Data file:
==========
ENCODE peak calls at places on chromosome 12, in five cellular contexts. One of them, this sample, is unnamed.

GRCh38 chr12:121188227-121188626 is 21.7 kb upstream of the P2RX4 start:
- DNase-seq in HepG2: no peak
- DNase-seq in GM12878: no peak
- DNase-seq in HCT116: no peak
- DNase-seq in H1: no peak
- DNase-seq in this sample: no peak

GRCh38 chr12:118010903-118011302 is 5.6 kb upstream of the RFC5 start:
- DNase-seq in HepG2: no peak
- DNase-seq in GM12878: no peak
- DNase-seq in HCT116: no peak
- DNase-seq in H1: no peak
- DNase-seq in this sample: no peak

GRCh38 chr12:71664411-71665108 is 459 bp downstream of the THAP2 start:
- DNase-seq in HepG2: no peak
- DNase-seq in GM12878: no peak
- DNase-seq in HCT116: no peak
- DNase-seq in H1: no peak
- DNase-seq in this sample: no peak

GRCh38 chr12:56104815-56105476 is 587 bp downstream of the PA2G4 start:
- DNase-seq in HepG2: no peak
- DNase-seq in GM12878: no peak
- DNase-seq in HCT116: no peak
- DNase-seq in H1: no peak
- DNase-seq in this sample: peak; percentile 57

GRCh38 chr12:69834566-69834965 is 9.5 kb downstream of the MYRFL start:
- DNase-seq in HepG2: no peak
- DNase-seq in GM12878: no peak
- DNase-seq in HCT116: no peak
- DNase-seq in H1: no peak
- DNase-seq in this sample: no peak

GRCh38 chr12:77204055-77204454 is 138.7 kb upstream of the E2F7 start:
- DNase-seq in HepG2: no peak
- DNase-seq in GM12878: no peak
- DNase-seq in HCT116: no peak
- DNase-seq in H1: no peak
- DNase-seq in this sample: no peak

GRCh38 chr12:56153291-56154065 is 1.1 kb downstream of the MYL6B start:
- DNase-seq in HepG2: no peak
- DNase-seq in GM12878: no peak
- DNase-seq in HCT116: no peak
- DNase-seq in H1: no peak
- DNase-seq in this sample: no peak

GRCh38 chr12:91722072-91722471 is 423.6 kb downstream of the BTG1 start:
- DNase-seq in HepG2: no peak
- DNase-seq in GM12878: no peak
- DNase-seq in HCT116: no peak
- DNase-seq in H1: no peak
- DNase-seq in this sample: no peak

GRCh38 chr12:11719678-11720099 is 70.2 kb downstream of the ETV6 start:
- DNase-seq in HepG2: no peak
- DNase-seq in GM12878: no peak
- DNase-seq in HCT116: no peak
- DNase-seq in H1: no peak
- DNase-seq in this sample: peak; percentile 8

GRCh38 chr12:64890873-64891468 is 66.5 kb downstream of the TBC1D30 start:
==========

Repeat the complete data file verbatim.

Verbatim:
ENCODE peak calls at places on chromosome 12, in five cellular contexts. One of them, this sample, is unnamed.

GRCh38 chr12:121188227-121188626 is 21.7 kb upstream of the P2RX4 start:
- DNase-seq in HepG2: no peak
- DNase-seq in GM12878: no peak
- DNase-seq in HCT116: no peak
- DNase-seq in H1: no peak
- DNase-seq in this sample: no peak

GRCh38 chr12:118010903-118011302 is 5.6 kb upstream of the RFC5 start:
- DNase-seq in HepG2: no peak
- DNase-seq in GM12878: no peak
- DNase-seq in HCT116: no peak
- DNase-seq in H1: no peak
- DNase-seq in this sample: no peak

GRCh38 chr12:71664411-71665108 is 459 bp downstream of the THAP2 start:
- DNase-seq in HepG2: no peak
- DNase-seq in GM12878: no peak
- DNase-seq in HCT116: no peak
- DNase-seq in H1: no peak
- DNase-seq in this sample: no peak

GRCh38 chr12:56104815-56105476 is 587 bp downstream of the PA2G4 start:
- DNase-seq in HepG2: no peak
- DNase-seq in GM12878: no peak
- DNase-seq in HCT116: no peak
- DNase-seq in H1: no peak
- DNase-seq in this sample: peak; percentile 57

GRCh38 chr12:69834566-69834965 is 9.5 kb downstream of the MYRFL start:
- DNase-seq in HepG2: no peak
- DNase-seq in GM12878: no peak
- DNase-seq in HCT116: no peak
- DNase-seq in H1: no peak
- DNase-seq in this sample: no peak

GRCh38 chr12:77204055-77204454 is 138.7 kb upstream of the E2F7 start:
- DNase-seq in HepG2: no peak
- DNase-seq in GM12878: no peak
- DNase-seq in HCT116: no peak
- DNase-seq in H1: no peak
- DNase-seq in this sample: no peak

GRCh38 chr12:56153291-56154065 is 1.1 kb downstream of the MYL6B start:
- DNase-seq in HepG2: no peak
- DNase-seq in GM12878: no peak
- DNase-seq in HCT116: no peak
- DNase-seq in H1: no peak
- DNase-seq in this sample: no peak

GRCh38 chr12:91722072-91722471 is 423.6 kb downstream of the BTG1 start:
- DNase-seq in HepG2: no peak
- DNase-seq in GM12878: no peak
- DNase-seq in HCT116: no peak
- DNase-seq in H1: no peak
- DNase-seq in this sample: no peak

GRCh38 chr12:11719678-11720099 is 70.2 kb downstream of the ETV6 start:
- DNase-seq in HepG2: no peak
- DNase-seq in GM12878: no peak
- DNase-seq in HCT116: no peak
- DNase-seq in H1: no peak
- DNase-seq in this sample: peak; percentile 8

GRCh38 chr12:64890873-64891468 is 66.5 kb downstream of the TBC1D30 start: